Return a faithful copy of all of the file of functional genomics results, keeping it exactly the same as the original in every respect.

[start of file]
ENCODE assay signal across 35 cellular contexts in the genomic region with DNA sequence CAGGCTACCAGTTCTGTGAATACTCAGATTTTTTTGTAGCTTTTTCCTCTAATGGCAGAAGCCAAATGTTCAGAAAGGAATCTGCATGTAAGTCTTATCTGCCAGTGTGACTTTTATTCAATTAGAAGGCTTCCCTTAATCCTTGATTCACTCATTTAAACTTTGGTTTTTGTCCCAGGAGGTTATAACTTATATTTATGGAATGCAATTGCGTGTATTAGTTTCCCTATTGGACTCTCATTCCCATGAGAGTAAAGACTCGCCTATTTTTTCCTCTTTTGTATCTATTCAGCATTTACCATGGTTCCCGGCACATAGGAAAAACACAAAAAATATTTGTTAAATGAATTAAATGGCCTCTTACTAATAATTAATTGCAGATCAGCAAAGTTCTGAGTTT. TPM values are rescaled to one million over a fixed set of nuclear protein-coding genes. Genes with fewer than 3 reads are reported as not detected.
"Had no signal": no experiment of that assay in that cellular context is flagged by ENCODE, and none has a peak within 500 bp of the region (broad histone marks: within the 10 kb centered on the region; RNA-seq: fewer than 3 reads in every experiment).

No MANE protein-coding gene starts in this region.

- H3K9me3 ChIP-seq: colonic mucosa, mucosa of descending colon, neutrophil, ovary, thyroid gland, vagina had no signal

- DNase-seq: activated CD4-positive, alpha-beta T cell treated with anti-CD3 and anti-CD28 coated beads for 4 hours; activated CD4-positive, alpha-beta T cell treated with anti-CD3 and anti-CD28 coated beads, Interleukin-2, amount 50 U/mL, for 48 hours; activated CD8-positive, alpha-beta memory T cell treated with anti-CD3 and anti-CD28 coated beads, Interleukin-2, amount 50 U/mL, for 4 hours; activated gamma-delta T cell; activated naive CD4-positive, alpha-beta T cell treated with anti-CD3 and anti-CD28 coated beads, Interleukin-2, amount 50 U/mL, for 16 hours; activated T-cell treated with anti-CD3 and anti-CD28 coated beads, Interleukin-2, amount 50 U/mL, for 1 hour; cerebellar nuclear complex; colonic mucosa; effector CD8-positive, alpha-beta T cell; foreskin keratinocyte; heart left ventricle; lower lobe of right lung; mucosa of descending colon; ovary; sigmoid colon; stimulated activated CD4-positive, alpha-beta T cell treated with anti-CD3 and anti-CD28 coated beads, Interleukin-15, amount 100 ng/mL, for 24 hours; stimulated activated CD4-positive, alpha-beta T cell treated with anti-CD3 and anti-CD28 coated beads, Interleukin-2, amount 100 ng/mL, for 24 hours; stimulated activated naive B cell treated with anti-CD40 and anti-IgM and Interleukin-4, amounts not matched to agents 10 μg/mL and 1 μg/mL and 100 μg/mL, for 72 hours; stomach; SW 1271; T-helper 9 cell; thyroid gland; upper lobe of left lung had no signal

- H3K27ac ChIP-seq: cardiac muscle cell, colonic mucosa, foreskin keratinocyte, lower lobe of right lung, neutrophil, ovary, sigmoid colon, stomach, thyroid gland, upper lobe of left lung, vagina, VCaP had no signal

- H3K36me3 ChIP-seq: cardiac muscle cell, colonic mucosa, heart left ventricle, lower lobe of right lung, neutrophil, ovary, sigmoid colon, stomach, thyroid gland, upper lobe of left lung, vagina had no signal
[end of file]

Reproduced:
ENCODE assay signal across 35 cellular contexts in the genomic region with DNA sequence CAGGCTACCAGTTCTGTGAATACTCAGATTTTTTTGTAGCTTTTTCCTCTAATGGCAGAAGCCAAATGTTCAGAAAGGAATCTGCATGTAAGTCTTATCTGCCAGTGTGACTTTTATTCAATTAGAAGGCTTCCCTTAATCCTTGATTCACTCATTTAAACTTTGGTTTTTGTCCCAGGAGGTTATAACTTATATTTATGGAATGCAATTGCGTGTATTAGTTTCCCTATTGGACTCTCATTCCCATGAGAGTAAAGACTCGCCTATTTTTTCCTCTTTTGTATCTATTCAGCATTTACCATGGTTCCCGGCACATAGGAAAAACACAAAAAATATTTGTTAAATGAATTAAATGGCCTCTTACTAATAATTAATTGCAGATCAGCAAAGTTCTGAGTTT. TPM values are rescaled to one million over a fixed set of nuclear protein-coding genes. Genes with fewer than 3 reads are reported as not detected.
"Had no signal": no experiment of that assay in that cellular context is flagged by ENCODE, and none has a peak within 500 bp of the region (broad histone marks: within the 10 kb centered on the region; RNA-seq: fewer than 3 reads in every experiment).

No MANE protein-coding gene starts in this region.

- H3K9me3 ChIP-seq: colonic mucosa, mucosa of descending colon, neutrophil, ovary, thyroid gland, vagina had no signal

- DNase-seq: activated CD4-positive, alpha-beta T cell treated with anti-CD3 and anti-CD28 coated beads for 4 hours; activated CD4-positive, alpha-beta T cell treated with anti-CD3 and anti-CD28 coated beads, Interleukin-2, amount 50 U/mL, for 48 hours; activated CD8-positive, alpha-beta memory T cell treated with anti-CD3 and anti-CD28 coated beads, Interleukin-2, amount 50 U/mL, for 4 hours; activated gamma-delta T cell; activated naive CD4-positive, alpha-beta T cell treated with anti-CD3 and anti-CD28 coated beads, Interleukin-2, amount 50 U/mL, for 16 hours; activated T-cell treated with anti-CD3 and anti-CD28 coated beads, Interleukin-2, amount 50 U/mL, for 1 hour; cerebellar nuclear complex; colonic mucosa; effector CD8-positive, alpha-beta T cell; foreskin keratinocyte; heart left ventricle; lower lobe of right lung; mucosa of descending colon; ovary; sigmoid colon; stimulated activated CD4-positive, alpha-beta T cell treated with anti-CD3 and anti-CD28 coated beads, Interleukin-15, amount 100 ng/mL, for 24 hours; stimulated activated CD4-positive, alpha-beta T cell treated with anti-CD3 and anti-CD28 coated beads, Interleukin-2, amount 100 ng/mL, for 24 hours; stimulated activated naive B cell treated with anti-CD40 and anti-IgM and Interleukin-4, amounts not matched to agents 10 μg/mL and 1 μg/mL and 100 μg/mL, for 72 hours; stomach; SW 1271; T-helper 9 cell; thyroid gland; upper lobe of left lung had no signal

- H3K27ac ChIP-seq: cardiac muscle cell, colonic mucosa, foreskin keratinocyte, lower lobe of right lung, neutrophil, ovary, sigmoid colon, stomach, thyroid gland, upper lobe of left lung, vagina, VCaP had no signal

- H3K36me3 ChIP-seq: cardiac muscle cell, colonic mucosa, heart left ventricle, lower lobe of right lung, neutrophil, ovary, sigmoid colon, stomach, thyroid gland, upper lobe of left lung, vagina had no signal